Radioactive Particles in the Environment / Edition 1by Deborah Oughton
Pub. Date: 08/07/2009
Publisher: Springer Netherlands
Radioactive particles have been released to the environment from a number of sources, including nuclear weapon tests, nuclear accidents and discharges from nuclear installations. Particle characteristics influence the mobility, biological uptake and effects of radionuclides, hence information on these characteristics is essential for assessing environmental impact
Radioactive particles have been released to the environment from a number of sources, including nuclear weapon tests, nuclear accidents and discharges from nuclear installations. Particle characteristics influence the mobility, biological uptake and effects of radionuclides, hence information on these characteristics is essential for assessing environmental impact and risks. This publication presents a series of papers covering sources and source term characterisation, methodologies for characterizing particles, and the impact of particles on the behaviour of radioactive particles in the environment. Sources covered include the Chernobyl accident, nuclear weapons accidents at Thule and Palomares accident, the discharges from Dounreay and Krashnoyarsk, and depleted uranium in Kosovo and Kuwait. The overall aim is that an increased understanding of particle characteristics and behavior will help to reduce some of the uncertainties in environmental impact and risk assessment for particle contaminated areas.
- Springer Netherlands
- Publication date:
- NATO Science for Peace and Security Series C: Environmental Security
- Edition description:
- Product dimensions:
- 9.21(w) x 6.14(h) x 0.69(d)
Table of Contents1: Sources and Characterisation.Radioactive Particles Released From Different Nuclear Sources; B.Salbu.
Single Particles Handling and Analyses; U.Admon.
Characterisation of DU Particles from Kosovo and Kuwait; O.Chr.Lind et al.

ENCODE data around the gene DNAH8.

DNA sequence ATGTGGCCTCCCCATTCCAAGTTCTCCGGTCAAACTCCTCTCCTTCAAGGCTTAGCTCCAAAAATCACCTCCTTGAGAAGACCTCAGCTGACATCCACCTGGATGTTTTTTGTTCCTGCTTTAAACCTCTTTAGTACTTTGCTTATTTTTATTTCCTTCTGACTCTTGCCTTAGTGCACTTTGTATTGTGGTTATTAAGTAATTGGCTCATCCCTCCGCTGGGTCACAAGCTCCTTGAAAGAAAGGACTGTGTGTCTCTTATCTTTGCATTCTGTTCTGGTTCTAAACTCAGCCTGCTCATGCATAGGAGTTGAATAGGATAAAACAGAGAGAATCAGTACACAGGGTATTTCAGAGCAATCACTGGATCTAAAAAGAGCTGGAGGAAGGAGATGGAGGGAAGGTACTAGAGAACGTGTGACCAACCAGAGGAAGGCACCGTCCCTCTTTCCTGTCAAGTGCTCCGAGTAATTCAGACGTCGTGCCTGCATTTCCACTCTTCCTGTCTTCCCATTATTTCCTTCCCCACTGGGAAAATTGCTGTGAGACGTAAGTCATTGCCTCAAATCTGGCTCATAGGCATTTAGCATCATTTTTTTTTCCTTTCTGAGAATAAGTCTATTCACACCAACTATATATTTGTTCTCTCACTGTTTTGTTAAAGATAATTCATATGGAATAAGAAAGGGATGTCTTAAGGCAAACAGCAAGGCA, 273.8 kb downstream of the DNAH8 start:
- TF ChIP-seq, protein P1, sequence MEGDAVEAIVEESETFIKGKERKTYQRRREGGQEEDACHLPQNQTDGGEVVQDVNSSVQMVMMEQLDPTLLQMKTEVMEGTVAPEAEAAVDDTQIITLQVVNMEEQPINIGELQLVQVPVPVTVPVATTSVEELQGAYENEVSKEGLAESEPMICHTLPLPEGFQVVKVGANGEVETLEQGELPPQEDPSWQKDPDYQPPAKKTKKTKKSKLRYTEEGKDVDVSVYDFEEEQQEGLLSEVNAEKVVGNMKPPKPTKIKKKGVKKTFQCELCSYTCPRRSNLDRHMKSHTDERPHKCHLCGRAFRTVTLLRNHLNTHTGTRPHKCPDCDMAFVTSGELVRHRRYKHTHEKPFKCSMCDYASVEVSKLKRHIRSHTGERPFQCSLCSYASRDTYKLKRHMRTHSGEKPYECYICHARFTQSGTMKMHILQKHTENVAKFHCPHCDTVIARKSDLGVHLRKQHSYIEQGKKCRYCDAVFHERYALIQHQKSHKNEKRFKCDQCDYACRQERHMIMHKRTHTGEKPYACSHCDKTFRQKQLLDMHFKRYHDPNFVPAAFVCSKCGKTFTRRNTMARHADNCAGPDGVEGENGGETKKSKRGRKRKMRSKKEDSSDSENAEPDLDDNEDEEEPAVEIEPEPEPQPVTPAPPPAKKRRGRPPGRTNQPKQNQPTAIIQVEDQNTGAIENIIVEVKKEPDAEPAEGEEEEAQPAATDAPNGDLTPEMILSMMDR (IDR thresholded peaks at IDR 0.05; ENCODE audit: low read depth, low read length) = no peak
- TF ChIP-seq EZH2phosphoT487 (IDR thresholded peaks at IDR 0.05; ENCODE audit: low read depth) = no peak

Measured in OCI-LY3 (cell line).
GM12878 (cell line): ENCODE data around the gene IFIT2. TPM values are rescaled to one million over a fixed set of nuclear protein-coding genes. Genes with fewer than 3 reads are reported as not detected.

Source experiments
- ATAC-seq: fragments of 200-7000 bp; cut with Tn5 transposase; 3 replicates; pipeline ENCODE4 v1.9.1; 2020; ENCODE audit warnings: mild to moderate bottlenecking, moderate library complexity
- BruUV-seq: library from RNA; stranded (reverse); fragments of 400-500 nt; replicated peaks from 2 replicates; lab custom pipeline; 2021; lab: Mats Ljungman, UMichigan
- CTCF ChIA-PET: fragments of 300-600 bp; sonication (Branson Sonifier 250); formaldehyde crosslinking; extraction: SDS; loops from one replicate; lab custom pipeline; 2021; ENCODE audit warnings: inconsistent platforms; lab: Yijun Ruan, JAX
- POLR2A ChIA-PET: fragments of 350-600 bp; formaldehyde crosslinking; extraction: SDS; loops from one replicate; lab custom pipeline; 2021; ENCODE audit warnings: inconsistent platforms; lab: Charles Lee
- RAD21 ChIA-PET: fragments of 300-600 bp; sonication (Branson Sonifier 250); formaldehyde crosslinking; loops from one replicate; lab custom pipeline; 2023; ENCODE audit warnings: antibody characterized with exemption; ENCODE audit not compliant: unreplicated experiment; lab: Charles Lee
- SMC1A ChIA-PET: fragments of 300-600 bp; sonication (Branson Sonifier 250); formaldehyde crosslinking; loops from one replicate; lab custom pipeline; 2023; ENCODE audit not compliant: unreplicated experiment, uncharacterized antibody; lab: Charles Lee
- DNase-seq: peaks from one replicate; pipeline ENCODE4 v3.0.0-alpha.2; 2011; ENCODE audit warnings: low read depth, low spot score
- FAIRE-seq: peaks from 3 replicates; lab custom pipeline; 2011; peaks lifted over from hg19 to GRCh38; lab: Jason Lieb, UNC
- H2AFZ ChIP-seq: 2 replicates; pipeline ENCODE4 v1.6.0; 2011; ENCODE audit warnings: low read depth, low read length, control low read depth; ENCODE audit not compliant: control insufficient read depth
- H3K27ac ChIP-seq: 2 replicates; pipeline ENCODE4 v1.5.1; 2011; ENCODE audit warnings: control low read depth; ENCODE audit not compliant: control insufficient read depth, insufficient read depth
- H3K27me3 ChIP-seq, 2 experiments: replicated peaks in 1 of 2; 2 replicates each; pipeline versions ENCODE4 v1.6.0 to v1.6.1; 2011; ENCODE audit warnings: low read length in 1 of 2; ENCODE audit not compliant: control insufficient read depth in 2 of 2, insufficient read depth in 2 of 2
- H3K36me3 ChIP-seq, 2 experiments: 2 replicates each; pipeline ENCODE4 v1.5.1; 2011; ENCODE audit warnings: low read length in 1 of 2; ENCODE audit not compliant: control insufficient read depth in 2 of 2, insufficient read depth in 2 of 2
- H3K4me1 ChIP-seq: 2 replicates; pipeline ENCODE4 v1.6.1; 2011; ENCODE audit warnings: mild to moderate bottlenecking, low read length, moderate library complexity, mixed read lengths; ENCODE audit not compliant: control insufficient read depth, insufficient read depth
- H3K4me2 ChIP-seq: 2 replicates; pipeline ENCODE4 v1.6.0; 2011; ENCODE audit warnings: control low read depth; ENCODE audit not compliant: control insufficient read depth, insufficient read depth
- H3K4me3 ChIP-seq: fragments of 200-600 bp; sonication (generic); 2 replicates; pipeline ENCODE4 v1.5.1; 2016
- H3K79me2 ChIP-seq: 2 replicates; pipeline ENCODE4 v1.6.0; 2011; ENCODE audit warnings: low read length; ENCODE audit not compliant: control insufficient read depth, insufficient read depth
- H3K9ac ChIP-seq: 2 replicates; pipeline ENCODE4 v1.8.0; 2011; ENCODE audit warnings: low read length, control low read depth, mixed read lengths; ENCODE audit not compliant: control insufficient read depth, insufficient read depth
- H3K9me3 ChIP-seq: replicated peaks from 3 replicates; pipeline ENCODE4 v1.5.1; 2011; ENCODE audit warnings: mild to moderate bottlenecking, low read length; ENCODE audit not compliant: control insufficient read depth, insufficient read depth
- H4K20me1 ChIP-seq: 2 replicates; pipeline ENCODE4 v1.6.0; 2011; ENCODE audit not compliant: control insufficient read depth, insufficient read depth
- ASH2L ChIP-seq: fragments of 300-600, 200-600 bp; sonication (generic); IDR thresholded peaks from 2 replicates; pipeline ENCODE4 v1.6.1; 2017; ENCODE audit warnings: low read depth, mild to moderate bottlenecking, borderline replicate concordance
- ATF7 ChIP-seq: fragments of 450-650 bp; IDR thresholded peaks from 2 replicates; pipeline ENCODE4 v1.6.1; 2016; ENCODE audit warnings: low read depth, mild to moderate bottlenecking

Formation Of The Radioactive Aerosol Particles During Wildland Fires In Chernobyl Zone And Their Radioecological Impact; V.Yoschenko et al. 2: Ecosystem Transfer.Thule Expedition 2003 Studies on Radioactive Contamination and Particles; S.P.Nielsen et al.
Hot Particles in the Floodplain of the Yenisei River; A.Bolsunovsky.
Migration of Fuel Particles of Chnpp Fallout and Leached Radionuclides in Soils and Soil-to- Plant System; Y.Ivanov.
Dissolution Of Particles Of Irradiated Nuclear Fuel In The Temporary Storages Of Radioactive Waste In Chemobyl Zone: Sources For Radionuclide Migration; V.Kashparov et al.
Phenomenon of a Fast Migration of Plutonium Radioisotops in Ground Water: Colloids or Soluble Form? S.Levchuk et al.
Restoration Of Radiation Events Of The Past By Antedated Lakes Bottom Sediment Layers; E.Kvasnikova, S.Gordeev.
241am And 137cs In Soils Of The Belarus Part Of The Chernobyl Zone; V.Zabrotsk et al. 3: Databases, Platforms and Measurement Techniques.Database 'Hot Particles'; M.Zhurba et al.
The Experimental Platform In Chernobyl: An International Research Polygon In The Exclusion Zone For Soil And Groundwater Contamination; N.van Meir et al.
Deconvolution Of Alpha Spectra From Hot Particles; R.Pöllänen et al.
The Use of 236U as a Tracer of Irradiated Uranium; V.Mironov et al. 4: Biological Uptake and Risk Assessment.Health Effects Of Dounreay Hot Particles: A Benchmark For The Evaluation Of Doses And Risks; M.W.Charles.
The Influence Of Hot Particle Contamination On Models For Radiation Exposures Via The Aquatic Pathway; J.T.Smith et al.
Hot Particle Behavior in Cow’s at the Peroral Intake; V.Yoschenko et al.
TheContribution Of Hot Particles To Uncertainties In Environmental Impact Assessment; D.Oughton, B.Salbu.
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